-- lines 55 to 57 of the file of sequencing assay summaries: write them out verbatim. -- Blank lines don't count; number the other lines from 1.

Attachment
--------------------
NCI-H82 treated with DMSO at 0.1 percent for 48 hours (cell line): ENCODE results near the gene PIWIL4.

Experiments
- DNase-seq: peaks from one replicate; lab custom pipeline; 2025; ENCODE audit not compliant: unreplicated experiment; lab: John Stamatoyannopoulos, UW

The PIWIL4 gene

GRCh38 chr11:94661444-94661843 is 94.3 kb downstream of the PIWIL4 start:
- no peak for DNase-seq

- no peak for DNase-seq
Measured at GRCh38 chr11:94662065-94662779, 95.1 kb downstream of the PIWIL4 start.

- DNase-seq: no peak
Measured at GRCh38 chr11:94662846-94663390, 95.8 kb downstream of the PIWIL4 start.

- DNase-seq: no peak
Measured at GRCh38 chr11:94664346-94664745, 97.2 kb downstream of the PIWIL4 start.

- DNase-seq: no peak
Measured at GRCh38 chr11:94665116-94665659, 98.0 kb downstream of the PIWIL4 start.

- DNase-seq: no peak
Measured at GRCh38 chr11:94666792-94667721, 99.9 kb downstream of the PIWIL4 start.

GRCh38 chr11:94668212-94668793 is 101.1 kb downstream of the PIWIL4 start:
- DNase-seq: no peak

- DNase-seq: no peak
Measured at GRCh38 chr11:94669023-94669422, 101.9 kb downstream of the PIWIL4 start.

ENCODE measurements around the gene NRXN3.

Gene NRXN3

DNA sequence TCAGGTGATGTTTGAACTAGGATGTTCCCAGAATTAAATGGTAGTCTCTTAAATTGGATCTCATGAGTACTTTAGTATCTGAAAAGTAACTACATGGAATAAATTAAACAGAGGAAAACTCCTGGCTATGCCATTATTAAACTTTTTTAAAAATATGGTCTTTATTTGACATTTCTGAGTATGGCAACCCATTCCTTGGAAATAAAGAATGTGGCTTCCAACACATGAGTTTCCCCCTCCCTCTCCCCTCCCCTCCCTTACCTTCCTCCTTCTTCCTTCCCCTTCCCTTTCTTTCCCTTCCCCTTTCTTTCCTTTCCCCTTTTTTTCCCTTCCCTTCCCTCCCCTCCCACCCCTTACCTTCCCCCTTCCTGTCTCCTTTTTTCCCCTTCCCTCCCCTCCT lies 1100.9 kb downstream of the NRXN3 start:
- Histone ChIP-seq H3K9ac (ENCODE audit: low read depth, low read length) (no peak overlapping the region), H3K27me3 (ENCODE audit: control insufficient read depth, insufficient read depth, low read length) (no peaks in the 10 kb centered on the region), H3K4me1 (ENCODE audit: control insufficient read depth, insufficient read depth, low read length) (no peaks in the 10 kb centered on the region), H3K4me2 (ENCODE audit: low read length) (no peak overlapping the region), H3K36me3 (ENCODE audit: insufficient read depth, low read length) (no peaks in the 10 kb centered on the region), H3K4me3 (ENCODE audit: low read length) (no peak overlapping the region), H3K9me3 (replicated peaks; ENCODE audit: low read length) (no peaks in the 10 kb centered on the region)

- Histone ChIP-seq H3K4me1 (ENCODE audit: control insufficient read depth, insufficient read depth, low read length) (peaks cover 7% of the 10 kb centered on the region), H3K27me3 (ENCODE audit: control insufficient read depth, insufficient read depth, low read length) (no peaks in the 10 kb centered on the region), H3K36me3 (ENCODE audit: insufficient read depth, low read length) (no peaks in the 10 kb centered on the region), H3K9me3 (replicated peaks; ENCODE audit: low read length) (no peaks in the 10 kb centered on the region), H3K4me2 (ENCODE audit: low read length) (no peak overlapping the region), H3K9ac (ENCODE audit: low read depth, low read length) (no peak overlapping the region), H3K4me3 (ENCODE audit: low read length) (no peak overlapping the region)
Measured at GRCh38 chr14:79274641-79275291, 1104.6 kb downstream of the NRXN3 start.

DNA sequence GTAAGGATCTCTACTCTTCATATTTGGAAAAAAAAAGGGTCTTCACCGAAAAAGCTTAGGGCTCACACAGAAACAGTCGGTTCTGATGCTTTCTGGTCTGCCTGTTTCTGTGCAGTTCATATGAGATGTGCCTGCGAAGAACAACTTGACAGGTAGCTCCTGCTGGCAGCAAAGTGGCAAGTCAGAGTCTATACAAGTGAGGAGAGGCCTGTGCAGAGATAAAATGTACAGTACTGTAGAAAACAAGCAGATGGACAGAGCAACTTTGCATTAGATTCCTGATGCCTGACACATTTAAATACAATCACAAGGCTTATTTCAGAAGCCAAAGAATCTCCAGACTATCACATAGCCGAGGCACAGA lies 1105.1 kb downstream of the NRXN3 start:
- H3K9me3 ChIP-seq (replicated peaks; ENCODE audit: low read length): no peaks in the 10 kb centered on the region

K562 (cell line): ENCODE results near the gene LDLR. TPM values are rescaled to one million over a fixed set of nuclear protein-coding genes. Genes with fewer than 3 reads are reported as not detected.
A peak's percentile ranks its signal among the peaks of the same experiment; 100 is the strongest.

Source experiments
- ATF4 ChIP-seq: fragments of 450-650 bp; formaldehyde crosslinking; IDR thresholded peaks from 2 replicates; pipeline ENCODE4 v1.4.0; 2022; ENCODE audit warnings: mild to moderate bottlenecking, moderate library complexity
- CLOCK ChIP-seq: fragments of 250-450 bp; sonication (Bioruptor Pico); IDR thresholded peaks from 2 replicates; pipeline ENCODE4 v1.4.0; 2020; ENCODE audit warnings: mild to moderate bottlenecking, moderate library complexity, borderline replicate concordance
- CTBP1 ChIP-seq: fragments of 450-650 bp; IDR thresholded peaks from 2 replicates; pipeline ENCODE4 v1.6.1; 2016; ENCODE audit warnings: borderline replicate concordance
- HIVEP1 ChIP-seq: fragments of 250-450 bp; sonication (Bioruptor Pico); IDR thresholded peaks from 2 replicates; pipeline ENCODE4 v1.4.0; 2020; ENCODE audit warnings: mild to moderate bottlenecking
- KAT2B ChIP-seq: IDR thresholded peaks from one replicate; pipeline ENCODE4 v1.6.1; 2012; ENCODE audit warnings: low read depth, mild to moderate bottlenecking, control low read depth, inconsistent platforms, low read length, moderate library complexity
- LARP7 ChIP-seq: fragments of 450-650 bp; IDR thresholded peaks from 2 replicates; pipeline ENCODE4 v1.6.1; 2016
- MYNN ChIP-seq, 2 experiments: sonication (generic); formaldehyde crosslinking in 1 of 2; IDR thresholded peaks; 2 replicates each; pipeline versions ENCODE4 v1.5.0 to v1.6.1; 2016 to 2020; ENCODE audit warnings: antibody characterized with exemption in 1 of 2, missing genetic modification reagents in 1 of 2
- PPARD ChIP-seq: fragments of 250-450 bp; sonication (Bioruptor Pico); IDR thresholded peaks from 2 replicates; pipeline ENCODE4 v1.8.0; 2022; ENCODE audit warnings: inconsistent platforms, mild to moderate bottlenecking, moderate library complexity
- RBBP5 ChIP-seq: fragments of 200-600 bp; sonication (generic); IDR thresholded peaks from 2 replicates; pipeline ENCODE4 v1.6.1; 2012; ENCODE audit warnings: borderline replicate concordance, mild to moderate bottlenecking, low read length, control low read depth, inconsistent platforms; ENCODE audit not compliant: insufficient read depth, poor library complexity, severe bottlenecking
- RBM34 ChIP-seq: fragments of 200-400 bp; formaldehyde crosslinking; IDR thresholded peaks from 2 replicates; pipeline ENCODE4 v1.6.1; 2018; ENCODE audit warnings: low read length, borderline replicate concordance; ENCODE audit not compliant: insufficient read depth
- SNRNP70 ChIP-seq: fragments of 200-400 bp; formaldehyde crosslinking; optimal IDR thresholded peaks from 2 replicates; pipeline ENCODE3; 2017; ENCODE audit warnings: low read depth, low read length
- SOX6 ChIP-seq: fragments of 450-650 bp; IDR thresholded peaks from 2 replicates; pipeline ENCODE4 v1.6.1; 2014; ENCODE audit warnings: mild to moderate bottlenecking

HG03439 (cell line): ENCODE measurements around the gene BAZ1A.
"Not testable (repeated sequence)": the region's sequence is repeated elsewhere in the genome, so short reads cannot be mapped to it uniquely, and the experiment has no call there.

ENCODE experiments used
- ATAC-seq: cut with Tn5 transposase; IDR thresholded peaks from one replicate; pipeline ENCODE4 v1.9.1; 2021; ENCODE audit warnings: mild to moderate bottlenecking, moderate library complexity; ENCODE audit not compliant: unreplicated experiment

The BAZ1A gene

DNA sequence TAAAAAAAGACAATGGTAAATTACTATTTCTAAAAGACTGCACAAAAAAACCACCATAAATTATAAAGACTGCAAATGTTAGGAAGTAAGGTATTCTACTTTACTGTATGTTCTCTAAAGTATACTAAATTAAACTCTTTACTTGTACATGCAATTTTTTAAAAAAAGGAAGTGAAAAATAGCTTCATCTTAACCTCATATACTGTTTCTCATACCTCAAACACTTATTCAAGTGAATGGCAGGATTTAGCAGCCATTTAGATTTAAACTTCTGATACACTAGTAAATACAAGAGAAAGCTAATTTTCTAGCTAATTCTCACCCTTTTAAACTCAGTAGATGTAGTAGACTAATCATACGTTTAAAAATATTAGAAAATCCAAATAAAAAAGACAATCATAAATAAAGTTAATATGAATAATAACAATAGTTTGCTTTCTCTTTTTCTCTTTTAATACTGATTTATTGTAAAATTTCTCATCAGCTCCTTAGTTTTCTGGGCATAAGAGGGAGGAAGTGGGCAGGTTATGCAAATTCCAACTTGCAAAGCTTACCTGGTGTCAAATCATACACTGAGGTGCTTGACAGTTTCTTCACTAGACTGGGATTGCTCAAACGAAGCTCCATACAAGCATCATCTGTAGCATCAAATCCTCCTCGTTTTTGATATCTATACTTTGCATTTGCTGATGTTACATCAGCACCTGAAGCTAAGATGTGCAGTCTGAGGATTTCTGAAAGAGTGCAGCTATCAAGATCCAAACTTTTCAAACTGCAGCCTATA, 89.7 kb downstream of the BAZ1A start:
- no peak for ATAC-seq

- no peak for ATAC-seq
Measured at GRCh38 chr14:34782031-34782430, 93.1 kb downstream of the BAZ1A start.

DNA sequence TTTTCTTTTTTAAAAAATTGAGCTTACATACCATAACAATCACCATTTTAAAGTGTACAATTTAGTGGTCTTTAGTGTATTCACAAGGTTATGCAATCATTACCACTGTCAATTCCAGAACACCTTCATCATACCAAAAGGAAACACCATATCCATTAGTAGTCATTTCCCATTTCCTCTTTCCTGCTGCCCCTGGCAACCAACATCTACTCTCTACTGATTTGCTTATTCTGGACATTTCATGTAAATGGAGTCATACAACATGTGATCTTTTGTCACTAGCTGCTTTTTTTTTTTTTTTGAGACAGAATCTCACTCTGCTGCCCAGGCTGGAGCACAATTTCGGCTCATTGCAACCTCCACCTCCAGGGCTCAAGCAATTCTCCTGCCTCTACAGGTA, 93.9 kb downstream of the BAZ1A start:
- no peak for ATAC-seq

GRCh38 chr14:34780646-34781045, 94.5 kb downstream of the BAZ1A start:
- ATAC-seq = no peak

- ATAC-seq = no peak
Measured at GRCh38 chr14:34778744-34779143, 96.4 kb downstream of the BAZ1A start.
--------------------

GRCh38 chr14:34780646-34781045, 94.5 kb downstream of the BAZ1A start:
- ATAC-seq = no peak

- ATAC-seq = no peak